Moon and Mars

StarDate: November 8, 2009

You are missing some Flash content that should appear here! Perhaps your browser cannot display it, or maybe it did not initialize correctly.

audio/mpeg icon

There's plenty of evidence that Mars was once much warmer and wetter than it is today. Ancient riverbeds and floodplains scar the surface, and many of the Martian rocks formed in a wet environment. A more recent bit of evidence came from beyond Mars: a meteorite that the Opportunity rover discovered this summer.

Opportunity was beetling across the sandy Martian plains when it came across a shiny blue-black rock the size of a watermelon. When it analyzed the rock, it found that it's a meteorite made of iron and nickel.

The meteorite is so big and heavy that it should have been pulverized when it hit the ground. Since it wasn't, scientists concluded that it must have hit Mars at a time when the planet's atmosphere was much thicker than it is today. The air would have slowed the rock's descent enough to keep it from disintegrating when it hit the ground.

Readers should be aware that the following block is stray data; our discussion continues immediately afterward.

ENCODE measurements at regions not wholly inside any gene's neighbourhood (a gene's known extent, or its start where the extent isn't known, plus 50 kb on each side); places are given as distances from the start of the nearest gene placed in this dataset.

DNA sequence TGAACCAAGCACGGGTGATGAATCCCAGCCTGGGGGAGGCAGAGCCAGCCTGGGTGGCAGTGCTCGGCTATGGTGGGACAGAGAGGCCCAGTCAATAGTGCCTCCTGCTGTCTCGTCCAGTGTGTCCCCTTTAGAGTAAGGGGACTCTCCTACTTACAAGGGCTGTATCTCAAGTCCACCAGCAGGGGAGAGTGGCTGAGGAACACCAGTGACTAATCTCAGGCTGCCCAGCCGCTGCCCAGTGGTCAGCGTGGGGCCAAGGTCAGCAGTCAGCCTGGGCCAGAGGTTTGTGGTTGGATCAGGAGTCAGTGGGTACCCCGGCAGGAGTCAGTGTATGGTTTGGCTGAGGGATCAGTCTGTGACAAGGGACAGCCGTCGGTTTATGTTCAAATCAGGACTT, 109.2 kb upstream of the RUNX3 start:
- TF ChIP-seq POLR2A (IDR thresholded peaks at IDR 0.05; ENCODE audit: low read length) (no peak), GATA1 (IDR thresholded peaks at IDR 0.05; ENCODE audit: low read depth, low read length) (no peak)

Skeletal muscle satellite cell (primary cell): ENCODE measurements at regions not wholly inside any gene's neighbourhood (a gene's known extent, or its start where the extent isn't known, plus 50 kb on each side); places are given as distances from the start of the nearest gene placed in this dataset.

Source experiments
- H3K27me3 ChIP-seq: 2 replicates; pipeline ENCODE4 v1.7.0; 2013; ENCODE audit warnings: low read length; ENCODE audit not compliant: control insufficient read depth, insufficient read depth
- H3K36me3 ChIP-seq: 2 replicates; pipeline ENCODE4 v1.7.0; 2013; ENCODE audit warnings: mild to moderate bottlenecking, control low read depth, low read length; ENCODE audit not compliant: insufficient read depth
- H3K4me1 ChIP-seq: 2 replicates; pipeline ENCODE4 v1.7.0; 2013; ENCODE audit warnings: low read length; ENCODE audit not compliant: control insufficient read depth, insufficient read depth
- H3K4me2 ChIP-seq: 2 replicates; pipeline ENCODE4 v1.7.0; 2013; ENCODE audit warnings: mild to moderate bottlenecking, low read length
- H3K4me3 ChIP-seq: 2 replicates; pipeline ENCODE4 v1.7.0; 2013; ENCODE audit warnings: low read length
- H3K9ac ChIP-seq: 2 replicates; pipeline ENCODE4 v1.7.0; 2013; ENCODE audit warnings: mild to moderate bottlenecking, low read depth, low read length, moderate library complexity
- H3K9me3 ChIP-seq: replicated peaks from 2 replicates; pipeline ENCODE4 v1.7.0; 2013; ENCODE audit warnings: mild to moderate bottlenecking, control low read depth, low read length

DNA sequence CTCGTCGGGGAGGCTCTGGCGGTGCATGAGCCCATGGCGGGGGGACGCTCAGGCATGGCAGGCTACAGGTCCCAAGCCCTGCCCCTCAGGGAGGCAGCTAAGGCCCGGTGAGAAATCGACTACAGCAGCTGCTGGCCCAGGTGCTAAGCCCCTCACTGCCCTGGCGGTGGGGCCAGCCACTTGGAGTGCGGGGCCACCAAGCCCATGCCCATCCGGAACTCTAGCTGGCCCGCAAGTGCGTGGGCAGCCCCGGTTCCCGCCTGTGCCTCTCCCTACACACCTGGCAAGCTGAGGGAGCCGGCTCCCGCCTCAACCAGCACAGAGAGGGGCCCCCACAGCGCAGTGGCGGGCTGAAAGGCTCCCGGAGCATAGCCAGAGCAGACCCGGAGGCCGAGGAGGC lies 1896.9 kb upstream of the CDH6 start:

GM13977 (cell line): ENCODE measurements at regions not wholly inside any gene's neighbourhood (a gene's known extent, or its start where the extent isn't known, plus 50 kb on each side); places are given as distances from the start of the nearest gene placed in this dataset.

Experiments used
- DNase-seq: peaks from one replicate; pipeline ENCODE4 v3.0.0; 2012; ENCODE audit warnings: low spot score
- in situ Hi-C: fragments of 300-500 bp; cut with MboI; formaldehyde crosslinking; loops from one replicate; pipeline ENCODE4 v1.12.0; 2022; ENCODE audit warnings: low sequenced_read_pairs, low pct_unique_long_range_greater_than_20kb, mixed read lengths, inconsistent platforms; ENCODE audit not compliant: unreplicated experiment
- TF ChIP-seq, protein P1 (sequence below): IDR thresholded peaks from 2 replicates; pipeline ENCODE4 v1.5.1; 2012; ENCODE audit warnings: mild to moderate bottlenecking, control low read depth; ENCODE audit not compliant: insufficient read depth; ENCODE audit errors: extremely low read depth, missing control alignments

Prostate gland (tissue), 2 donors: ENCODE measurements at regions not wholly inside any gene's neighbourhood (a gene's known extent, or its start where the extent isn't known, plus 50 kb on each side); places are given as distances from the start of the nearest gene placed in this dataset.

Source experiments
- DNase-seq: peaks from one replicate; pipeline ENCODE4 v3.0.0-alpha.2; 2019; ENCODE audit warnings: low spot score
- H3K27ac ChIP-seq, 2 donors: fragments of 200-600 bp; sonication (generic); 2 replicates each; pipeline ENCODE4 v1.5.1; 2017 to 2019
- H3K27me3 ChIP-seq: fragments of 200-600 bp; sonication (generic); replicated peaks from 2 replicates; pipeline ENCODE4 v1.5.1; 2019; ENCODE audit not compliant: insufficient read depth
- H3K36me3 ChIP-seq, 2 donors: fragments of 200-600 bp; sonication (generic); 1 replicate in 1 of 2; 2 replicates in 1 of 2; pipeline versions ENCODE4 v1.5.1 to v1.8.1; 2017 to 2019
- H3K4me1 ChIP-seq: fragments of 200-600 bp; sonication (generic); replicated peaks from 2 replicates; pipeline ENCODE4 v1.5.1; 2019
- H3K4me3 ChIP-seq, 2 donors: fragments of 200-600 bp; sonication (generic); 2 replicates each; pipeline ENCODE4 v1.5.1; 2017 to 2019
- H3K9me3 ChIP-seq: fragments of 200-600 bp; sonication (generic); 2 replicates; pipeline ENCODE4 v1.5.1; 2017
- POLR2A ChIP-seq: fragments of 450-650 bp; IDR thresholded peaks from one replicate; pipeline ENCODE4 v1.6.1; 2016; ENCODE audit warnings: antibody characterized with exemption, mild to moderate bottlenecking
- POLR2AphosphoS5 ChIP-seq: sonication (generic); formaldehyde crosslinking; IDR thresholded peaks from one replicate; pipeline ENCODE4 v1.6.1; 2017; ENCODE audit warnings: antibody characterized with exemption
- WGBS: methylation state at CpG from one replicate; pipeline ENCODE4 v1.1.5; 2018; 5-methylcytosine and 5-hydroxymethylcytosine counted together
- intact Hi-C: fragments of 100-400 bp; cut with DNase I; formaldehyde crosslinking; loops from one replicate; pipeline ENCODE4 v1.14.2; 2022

But scientists aren't sure just when the meteorite hit. It could have been billions of years ago -- a time when scientists are sure that Mars was much warmer and wetter. Or it could have been more recent -- at a time when the planet warmed up for a while, releasing gas from its ice caps to create a thicker atmosphere. Either way, the atmosphere slowed the meteorite's plunge toward the surface -- preserving more evidence about the planet's past.

Look for bright orange Mars near the Moon late tonight. They rise before midnight, and stand high overhead at first light tomorrow.

Script by Damond Benningfield, Copyright 2009

For more skywatching tips, astronomy news, and much more, read StarDate magazine.

The one constant in the Universe: StarDate magazine


©2014 The University of Texas McDonald Observatory